The Florida Bar
PROFESSIONAL ETHICS OF THE FLORIDA BAR
October 9, 1967
October 9, 1967
There is no ethical objection to a lawyer representing a union and separately representing its members.
Chairman MacDonald stated the opinion of the committee:
A member of The Florida Bar advises that he represents several labor unions in his county in connection with various problems in the labor-management field. On occasion he has been asked by individual members of these unions to perform legal services directly for them. He states that he often is asked to speak before groups of members of the various unions which he represents. Frequently he is asked by individuals during or after such meetings whether he is available to handle personal legal problems. He stated that he has been handling such inquiries in the following manner:
I first make it clear that primarily I represent the union for labor law problems; I then state that I cannot use their union as a source of general practice, adding, however, that I will handle general practice for anyone who desires my services.
The inquirer further states that he has not requested the various business representatives of the unions to refer clients to him, but that on the other hand he has not issued any positive instructions to such representatives that they should not mention his name as a possible source of assistance to members making inquiry of the business agents. In sum, the inquirer wishes to be advised as to the propriety of continuing to proceed in this manner.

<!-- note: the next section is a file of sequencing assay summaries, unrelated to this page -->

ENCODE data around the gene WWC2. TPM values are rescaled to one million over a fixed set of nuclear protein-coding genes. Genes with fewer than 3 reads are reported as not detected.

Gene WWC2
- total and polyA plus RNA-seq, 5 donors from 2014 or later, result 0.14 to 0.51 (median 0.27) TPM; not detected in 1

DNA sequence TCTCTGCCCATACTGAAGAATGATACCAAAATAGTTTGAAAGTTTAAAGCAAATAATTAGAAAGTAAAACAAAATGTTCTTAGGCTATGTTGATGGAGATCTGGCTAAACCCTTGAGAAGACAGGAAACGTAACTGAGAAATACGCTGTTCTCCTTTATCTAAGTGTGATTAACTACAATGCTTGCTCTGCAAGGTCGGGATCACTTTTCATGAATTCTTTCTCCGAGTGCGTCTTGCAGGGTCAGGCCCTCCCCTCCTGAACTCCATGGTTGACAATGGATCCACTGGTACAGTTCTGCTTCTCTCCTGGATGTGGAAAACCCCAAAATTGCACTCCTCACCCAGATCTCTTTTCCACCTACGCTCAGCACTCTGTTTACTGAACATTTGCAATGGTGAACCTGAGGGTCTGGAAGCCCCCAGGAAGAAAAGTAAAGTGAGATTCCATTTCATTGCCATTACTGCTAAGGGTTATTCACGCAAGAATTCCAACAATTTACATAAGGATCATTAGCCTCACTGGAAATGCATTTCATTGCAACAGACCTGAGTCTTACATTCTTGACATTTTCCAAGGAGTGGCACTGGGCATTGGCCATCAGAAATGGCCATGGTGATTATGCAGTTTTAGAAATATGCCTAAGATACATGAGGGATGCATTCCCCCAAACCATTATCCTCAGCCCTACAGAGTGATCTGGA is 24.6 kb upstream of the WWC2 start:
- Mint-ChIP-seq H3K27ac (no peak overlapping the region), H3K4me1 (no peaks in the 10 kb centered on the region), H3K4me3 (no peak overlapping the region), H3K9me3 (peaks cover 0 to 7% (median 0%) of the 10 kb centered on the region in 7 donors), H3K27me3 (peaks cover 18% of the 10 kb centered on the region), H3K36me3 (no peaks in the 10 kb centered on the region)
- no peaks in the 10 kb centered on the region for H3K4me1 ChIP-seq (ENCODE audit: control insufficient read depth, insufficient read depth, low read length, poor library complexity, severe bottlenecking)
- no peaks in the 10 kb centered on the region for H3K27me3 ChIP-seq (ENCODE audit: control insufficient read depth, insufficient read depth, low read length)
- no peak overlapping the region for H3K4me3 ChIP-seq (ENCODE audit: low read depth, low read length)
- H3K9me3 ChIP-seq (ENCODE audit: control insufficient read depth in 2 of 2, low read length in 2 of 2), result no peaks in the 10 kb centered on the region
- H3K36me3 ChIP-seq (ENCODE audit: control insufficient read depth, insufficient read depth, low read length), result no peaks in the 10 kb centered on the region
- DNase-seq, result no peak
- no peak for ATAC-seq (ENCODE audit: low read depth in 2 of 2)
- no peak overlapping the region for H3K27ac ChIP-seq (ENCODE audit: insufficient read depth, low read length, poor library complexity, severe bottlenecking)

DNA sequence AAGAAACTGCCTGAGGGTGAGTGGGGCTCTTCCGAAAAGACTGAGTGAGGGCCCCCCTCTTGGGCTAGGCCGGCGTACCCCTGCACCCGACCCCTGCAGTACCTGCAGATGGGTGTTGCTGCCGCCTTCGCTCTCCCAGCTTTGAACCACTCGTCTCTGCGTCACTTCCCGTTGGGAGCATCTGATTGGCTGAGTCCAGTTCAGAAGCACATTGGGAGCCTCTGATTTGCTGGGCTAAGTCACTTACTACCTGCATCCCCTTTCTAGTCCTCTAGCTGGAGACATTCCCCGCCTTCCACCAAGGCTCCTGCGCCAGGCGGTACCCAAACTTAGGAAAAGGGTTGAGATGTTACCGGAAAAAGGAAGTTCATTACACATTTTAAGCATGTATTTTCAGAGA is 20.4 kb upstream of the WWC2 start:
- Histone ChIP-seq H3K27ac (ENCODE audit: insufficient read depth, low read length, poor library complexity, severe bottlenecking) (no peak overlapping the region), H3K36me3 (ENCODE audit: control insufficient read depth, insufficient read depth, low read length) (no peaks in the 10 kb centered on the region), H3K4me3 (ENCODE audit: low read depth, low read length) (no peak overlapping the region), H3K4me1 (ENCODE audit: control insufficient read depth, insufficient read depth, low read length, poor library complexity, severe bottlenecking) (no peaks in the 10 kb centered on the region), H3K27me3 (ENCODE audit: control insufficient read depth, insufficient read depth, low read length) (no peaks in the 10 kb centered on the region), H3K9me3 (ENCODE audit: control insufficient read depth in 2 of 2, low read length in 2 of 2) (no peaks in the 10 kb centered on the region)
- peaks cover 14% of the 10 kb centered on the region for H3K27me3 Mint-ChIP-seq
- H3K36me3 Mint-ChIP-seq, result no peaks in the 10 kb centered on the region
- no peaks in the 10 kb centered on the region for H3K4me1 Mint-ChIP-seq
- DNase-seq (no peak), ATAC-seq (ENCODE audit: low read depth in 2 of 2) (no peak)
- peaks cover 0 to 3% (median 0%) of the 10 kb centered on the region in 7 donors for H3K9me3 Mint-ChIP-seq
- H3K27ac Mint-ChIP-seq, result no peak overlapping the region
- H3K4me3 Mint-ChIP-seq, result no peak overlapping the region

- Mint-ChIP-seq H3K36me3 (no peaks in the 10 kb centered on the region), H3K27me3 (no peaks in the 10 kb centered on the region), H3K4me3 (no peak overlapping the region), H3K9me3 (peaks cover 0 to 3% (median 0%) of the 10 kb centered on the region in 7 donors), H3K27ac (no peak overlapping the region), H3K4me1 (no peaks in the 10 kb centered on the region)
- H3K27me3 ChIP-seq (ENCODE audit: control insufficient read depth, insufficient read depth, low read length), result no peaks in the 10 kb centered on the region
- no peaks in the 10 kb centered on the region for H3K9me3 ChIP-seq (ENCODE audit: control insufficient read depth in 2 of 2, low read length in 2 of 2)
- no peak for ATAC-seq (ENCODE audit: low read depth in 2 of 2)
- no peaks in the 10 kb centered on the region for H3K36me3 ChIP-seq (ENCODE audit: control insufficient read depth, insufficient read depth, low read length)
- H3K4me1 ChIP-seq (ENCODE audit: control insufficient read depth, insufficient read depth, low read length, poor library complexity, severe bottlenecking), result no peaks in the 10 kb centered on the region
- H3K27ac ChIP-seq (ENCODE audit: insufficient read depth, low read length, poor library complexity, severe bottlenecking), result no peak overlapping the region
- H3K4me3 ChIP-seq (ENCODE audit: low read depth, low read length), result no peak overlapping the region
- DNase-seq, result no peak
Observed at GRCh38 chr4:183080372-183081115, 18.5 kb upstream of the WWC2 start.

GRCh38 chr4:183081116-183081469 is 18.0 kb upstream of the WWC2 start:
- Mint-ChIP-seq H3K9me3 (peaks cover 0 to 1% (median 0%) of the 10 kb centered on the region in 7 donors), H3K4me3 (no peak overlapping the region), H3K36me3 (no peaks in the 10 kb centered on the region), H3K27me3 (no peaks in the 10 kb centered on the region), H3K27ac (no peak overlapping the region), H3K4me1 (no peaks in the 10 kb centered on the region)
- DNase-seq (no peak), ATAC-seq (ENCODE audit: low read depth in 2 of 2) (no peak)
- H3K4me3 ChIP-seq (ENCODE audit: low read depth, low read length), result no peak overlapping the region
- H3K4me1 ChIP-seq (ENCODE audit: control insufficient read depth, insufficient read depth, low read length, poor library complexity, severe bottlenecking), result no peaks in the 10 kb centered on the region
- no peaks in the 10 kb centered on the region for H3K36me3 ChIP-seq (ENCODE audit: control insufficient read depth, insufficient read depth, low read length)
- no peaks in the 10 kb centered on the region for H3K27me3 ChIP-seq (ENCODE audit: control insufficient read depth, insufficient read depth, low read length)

We consider this matter solely from the ethical standpoint, and lay aside various federal constitutional questions possibly lurking in the background. In so doing, we see no impropriety in the approach which is being taken. Manifestly there is no objection to the lawyer representing a union and separately representing individual members of the union so long as the union is not employed as a device for purposes of serving as a “feeder.” Moreover, in the same light there would be no objection per se to representatives of the union on occasion recommending the inquirer. On the other hand, the representation of the union should be conducted in such manner as to avoid the taint of advertising. Thus the meetings should not be mere excuses for the lawyer to appear and submit himself to inquiries which will lead to his retention. Moreover, he should be careful that referrals from business agents do not become so routine or systematic as to raise questions of a “feeder” system.